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Case Study

Employee Experience: Inside Schneider Electric’s Revolution

Schneider Electric share how they turned 2020’s challenges into an opportunity for their employee experience.

Andrew Saidy, Divkiran Kathuria

_@Elisall via Twenty20

UNLEASH Your Future How rebalancing the workforce in the age of digital-first became a chance to improve culture, employee experience, and reputation.

  • COVID-19 highlighted three new areas of focus for HR practitioners within their organizations
  • These resulted in five challenges, hence opportunities for businesses to improve the Employee Experience for their employees
  • A recent HBR report found 40% expressed low self-confidence in their ability to manage workers remotely
  • 84% of job seekers say the reputation of a company is important and 50% say they wouldn’t work for anyone with a bad reputation

The pandemic has changed our HR landscape with three major imperatives impacting the employee experience:  

  • Culture and Trust  
  • Data and People Analytics  
  • Rebalancing of the workforce in a digital, fair, and empathetic way 

Very few events, if any, have had such a deep impact on organizations as COVID-19 has and is continuing to have. And while the HR function has been a core element of most businesses, especially large ones, it has never been in the spotlight like it is today. What we imagined as the future of work and the future of HR a few years/months ago, has now become the present and brings along some very interesting challenges for HR leaders. The way organizations answer to the current challenges will shape their culture, reputation, and employee experience for many years to come.  

Here is a non-exhaustive list of challenges, hence opportunities, that we believe the COVID-19 crisis has created: 

1. Culture and redesigned Talent Experiences 

The pandemic has called for a redesigning of job descriptions, flexible work arrangements, and creating job structures that can attract, engage, and retain a diverse workforce with diverse needs. We will need to rewrite the definition of performance and potential, one that fosters agility, resilience, and inclusion. Adaptability and collaboration will be top factors and contributions of the team vs those of an individual will lead the way for talent evaluations in the future. This will also call for organizations training their managers to change the ‘out of sight – out of mind mindset’ and move to measuring ‘output’ and ‘results’ instead. As per an HBR report, about 40% of the supervisors and managers in their study expressed low self-confidence in their ability to manage workers remotely, which creates a big need for training managers in how to devolve job autonomy, and to check-in with employees rather than check-up on them.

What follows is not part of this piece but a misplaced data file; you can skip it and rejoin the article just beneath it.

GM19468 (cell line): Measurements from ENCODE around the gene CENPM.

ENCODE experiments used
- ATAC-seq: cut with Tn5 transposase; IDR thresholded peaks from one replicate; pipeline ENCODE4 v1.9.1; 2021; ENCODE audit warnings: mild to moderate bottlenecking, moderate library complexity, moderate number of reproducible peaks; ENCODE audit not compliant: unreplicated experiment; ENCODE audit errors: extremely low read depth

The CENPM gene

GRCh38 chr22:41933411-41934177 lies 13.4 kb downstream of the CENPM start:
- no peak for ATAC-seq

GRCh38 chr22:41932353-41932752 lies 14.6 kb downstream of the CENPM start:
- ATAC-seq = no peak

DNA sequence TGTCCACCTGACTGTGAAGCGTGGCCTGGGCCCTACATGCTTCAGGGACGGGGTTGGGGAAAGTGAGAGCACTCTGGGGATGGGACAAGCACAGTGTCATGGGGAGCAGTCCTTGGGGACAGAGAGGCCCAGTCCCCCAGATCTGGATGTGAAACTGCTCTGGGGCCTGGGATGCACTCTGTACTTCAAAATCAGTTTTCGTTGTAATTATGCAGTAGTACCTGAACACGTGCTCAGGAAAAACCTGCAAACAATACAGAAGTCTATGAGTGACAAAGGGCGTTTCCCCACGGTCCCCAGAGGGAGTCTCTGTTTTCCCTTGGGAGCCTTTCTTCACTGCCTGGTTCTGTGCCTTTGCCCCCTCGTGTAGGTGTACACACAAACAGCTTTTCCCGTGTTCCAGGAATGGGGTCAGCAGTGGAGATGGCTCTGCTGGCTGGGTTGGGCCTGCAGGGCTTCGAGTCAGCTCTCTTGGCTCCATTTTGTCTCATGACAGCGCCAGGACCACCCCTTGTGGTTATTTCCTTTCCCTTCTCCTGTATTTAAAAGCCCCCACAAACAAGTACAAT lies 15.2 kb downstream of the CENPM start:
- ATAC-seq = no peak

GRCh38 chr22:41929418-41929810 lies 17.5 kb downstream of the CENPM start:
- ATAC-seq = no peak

Edwin Hooper via Unsplash

Trust is no longer optional, and any form of micro-management needs to be strongly discouraged in order to foster a culture of productivity, collaboration and emotional wellbeing. In this new world, empathy, empowerment and inclusion will now be defining traits in evaluating leaders. 

 2. Preserving or enhancing the Employer Brand 

Most organizations are currently faced with tough choices and are struggling to make decisions that meet financial imperatives while protecting their people. But more than what these organizations decide, how they execute their decisions is going to have a long-lasting impact on their employer brand. The recent dismissal by Uber of 3000+ employees over a zoom call is a prime example of how NOT to do it. Whether an organization takes a sensitive approach or a more callous one, will make a big difference in its prospects. How will these organizations support existing employees? More and more organizations will now be judged on whether they will provide a fair severance package in case of a layoff? Whether they provide outplacement and career counseling assistance? Answers to these paint an accurate image of the company’s leadership and culture today and in the future. These answers will be remembered for a long time to come. As the statistics show – When deciding on where to apply for a job, 84% of job seekers say the reputation of a company as an employer is important and 50% of candidates say they wouldn’t work for a company with a bad reputation – even for a pay increase! Clearly, how an organization took care of its employees/alumni during this crisis will quickly become a differentiator and USP for their employer brand. 

wanaktek via Twenty20

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 3. “The war for Talent is over. Talent won”